The Aquitanian is, in the ICS' geologic timescale, the oldest age or lowest stage in the Miocene. It spans the time between 23.03 ± 0.05 Ma and 20.43 ± 0.05 Ma (million years ago) during the Early Miocene. It is a dry, cooling period. The Aquitanian succeeds the Chattian (the youngest age of the Oligocene) and precedes the Burdigalian.
The Aquitanian age overlaps with the Harrisonian, Agenian, Pareora, Landon, Otaian, and Waitakian ages from various regional timescales.
Aquitanian (stage) Wikipedia
The Aquitanian stage was named after the region Aquitaine in France and was introduced in scientific literature by Swiss stratigrapher Karl Mayer-Eymar in 1858.
The base of the Aquitanian (also the base of the Miocene series and the Neogene system) is defined as the place in the stratigraphic column at the first appearance of foram species Paragloborotalia kugleri, the extinction of calcareous nannoplankton species Reticulofenestra bisecta (which forms the base of nannoplankton biozone NN1), and the base of magnetic chronozone C6Cn.2n. The official GSSP for the Aquitanian stage lies in the Lemme-Carrosio section near the small village of Carrosio (north of Genoa) in northern Italy.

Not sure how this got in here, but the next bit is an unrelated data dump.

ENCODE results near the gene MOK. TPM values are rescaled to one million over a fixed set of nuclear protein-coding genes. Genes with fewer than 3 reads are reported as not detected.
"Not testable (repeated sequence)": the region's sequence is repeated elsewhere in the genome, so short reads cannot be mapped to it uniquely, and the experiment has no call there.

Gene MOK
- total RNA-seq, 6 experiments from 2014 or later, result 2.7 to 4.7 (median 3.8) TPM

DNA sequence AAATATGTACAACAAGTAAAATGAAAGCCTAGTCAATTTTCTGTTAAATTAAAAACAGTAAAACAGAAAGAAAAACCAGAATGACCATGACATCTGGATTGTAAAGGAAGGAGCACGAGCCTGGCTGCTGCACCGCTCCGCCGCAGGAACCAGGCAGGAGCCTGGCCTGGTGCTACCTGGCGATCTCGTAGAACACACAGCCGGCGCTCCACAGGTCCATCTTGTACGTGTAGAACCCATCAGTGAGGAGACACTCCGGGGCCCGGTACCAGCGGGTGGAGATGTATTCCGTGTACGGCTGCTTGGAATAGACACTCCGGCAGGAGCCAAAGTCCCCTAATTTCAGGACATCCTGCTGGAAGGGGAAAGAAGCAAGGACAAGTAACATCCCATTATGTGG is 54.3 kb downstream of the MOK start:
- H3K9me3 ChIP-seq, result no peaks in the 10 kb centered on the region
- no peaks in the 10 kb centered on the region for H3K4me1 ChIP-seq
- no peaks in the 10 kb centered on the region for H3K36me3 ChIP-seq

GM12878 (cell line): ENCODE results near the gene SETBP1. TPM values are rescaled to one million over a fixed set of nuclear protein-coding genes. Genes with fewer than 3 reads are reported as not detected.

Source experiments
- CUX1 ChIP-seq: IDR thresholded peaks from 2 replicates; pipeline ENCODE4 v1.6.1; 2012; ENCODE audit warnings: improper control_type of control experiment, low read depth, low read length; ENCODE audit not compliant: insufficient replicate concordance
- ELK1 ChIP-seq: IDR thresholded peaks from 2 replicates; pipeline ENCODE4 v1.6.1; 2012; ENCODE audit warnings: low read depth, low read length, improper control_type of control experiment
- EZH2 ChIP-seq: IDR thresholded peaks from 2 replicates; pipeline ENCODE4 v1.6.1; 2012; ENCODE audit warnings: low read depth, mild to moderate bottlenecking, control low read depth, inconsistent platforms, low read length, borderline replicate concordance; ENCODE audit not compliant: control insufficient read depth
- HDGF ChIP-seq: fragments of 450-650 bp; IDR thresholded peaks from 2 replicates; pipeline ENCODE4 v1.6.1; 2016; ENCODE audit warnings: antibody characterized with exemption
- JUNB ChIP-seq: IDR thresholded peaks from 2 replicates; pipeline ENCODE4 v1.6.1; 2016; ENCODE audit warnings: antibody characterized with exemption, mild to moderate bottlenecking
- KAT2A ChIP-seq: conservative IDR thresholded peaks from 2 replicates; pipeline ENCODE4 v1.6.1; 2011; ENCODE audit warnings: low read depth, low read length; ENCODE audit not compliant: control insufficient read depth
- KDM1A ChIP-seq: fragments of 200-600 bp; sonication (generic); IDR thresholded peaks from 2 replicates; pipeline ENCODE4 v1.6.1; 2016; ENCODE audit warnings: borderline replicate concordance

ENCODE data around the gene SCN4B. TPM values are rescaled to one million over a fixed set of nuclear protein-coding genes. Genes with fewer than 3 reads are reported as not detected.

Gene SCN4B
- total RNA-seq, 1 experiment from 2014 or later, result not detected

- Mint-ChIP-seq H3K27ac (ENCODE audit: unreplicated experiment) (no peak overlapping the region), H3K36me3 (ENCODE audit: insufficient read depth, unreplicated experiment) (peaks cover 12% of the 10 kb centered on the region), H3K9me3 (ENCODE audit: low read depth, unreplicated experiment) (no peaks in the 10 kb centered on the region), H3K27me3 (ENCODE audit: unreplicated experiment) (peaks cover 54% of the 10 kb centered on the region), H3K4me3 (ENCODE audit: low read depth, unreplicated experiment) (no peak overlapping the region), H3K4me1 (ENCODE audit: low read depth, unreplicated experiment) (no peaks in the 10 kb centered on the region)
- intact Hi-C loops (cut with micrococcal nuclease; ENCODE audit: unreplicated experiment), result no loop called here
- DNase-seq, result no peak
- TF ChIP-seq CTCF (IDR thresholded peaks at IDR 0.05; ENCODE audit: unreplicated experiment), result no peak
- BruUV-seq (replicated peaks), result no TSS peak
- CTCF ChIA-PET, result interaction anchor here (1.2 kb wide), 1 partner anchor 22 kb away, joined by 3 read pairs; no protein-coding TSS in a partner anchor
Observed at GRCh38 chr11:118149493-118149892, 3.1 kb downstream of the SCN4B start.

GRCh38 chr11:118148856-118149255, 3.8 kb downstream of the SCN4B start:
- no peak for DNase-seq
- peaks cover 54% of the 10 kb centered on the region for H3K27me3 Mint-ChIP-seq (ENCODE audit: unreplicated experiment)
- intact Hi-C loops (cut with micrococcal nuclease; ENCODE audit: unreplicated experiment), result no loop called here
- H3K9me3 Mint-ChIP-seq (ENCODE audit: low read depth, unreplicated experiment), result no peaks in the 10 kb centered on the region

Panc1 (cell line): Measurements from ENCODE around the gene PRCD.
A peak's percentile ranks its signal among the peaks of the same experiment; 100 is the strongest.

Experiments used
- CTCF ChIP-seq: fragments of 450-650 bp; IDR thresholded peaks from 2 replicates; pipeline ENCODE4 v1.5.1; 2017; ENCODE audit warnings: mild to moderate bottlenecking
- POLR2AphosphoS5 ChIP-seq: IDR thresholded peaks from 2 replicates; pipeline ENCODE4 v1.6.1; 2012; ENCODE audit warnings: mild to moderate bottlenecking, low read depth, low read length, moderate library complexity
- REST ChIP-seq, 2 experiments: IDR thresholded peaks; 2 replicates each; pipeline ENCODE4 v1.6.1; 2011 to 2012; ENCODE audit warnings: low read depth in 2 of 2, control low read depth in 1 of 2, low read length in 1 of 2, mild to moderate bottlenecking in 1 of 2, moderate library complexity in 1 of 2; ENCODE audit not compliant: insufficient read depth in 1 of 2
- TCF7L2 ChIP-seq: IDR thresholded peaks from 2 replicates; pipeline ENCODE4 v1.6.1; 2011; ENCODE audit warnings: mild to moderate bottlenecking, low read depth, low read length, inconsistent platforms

The top of the Aquitanian stage (the base of the Burdigalian) is at the first appearance of foram species Globigerinoides altiaperturus and the top of magnetic chronozone C6An.